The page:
Therapeutic Riding: Teaching Special Needs Children and the World About Confidence
Confessions of a Timid Rider,  Equestrian Life

Therapeutic Riding: Teaching Special Needs Children About Confidence

Confidence can be intrinsic and learned. Some of us are lucky enough to be born with a sense of self-worth that parents foster and grow. Other children need to gain this along the way. Cameron was born with confidence and a stroke. Our job as parents is to support this and perpetuate it, within reason. Therapeutic horse riding has fostered her and nurtured her, all while teaching her to listen to her body and her horse.

 

Therapeutic Riding: Teaching Special Needs Children and the World About Confidence

Once or twice a year Cameron’s barn, Sunnyside Equestrian Center and her program, Special People United to Ride (SPUR) meet and compete with other therapy facilities across the state at the Horse Park of New Jersey, in conjunction with the Special Olympics of New Jersey. While I have competition nerves for a week beforehand, it’s just another day to my daughter.

 

I asked her about it, and her response was “It is like a soccer game. My lessons are practice. A horse show is the game day.” It makes perfect sense to me and somehow makes it less threatening. I will admit that my almost-1o-year-old is wiser than her years.

 

That isn’t to say she doesn’t get nervous. Sunny is a large Palomino Appendix gelding that she has ridden this session and one other. I know Sunny well, he is one of my massage clients. In fact, he’s one that is always thinking and takes a long time to build trust. As such I will admit that I was nervous when she started working with him. Sunny can lack confidence. Cameron can have too much confidence. And they balance each other out.

 

He’s not used to being on lead for her division and did not like having to wait his turn to trot. However, Cameron was as cool as a cucumber and handled him superbly.

 

Therapeutic Riding and Confidence

 

I have often said that Cameron is the strongest person I know. Last year when I posted my article, My Daughter is My Hero, I only published it because my daughter insisted. I wrote it for myself, and for her. But she wanted to share it with the world. Not for glory or fame, but “I hope it will help others”. I cannot ask for a better child.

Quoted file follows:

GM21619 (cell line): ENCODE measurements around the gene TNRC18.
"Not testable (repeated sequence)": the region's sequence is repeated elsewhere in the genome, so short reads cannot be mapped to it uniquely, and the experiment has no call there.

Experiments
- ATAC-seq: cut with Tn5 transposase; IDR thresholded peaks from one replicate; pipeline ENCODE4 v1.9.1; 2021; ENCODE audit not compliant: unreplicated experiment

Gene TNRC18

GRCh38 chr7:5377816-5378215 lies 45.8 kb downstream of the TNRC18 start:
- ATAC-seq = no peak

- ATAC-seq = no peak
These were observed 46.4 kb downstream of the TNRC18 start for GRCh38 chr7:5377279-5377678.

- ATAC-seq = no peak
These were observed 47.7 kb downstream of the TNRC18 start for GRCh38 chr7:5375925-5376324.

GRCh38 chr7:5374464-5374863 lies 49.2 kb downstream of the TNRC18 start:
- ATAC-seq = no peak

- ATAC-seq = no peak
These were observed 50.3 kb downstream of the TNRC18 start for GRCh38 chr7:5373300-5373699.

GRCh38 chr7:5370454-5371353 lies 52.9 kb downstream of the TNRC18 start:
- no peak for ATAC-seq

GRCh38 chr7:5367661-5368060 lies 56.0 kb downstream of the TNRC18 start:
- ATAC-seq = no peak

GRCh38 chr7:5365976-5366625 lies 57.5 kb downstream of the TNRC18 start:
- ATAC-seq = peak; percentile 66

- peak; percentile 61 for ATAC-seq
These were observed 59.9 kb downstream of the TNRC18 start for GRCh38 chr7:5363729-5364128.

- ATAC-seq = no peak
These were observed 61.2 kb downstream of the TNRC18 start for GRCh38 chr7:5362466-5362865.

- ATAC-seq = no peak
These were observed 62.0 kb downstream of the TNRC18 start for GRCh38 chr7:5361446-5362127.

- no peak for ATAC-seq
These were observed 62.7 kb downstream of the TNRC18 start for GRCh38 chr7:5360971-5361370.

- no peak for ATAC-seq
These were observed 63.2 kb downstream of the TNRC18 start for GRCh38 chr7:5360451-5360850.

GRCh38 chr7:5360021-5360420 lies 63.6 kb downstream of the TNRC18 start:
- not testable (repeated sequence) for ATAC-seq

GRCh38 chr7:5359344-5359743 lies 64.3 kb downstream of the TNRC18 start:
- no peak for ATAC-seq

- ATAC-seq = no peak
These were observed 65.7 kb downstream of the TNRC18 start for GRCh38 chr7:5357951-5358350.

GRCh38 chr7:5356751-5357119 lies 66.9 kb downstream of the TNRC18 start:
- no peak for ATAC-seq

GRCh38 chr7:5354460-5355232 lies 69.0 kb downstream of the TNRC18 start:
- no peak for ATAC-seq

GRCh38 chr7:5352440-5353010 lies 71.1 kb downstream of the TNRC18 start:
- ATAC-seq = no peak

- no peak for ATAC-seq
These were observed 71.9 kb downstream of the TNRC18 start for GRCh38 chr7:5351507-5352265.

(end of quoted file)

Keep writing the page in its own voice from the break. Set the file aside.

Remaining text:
Therapeutic Riding: Teaching Special Needs Children and the World About Confidence

 

So last weekend, she insisted we do a follow-up interview on camera to that post. My husband gave the okay and filmed it for us after she won Third Place out of eight riders.

 

 

It is no secret that therapeutic riding has touched my family greatly. My daughter has Cerebral Palsy and has benefitted from horse riding for almost 6 years. Her goal? To be a Grand Prix jumper; a Pop Star; and a Mother. The reality is, like any other child she has hopes and dreams for the future. None of them are impeded by her special needs. She is my hero. More, she is wiser than so many of us, in so many ways. I would never wish her any different.

 

If you would like to learn more about Cameron, read My Daughter is My Hero, and share her confidence with someone who may need it.


5 Comments

  • Ally

    Heather, this is such a beautiful post. Your daughter sounds like she is wise beyond her years, and could teach all of us a thing or two about nerves, confidence and determination.

    Congratulations to her on the 3rd place!

    • Heather Wallace

      Thank you Ally! She is so much wiser than I sometimes realize. Having dinner with her is like looking into the future, and I don’t want her to grow up so fast. But her reality is that she is living with something that makes her strong and mature beyond her years. I’m so glad that she wants to help others. I’m so proud. And I’ll tell her you say congratulations!

  • Pam Levy

    This is lovely. I firmly believe ten year old girls have a lot to teach us about horses and about life. Cameron, even as an “almost-ten-year-old” proves me right. xx

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